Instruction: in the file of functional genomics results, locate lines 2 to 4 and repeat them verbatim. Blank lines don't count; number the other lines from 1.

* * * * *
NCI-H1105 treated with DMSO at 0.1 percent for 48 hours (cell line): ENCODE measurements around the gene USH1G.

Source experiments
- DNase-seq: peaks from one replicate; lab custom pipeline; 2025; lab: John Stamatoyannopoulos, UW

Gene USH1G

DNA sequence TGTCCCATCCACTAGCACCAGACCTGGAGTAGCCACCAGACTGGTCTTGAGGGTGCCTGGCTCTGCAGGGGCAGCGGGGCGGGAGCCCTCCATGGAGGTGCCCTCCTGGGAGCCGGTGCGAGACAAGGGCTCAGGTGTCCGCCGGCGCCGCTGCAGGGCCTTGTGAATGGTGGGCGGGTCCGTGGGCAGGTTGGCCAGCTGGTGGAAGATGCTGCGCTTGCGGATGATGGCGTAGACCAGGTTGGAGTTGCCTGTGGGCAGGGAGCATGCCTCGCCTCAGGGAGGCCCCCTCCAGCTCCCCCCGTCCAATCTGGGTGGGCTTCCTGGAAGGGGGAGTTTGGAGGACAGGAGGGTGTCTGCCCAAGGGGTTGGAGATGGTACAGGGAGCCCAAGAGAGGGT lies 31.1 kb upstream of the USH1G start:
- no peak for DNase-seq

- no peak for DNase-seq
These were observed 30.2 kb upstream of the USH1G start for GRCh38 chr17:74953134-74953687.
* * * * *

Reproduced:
Source experiments
- DNase-seq: peaks from one replicate; lab custom pipeline; 2025; lab: John Stamatoyannopoulos, UW

Gene USH1G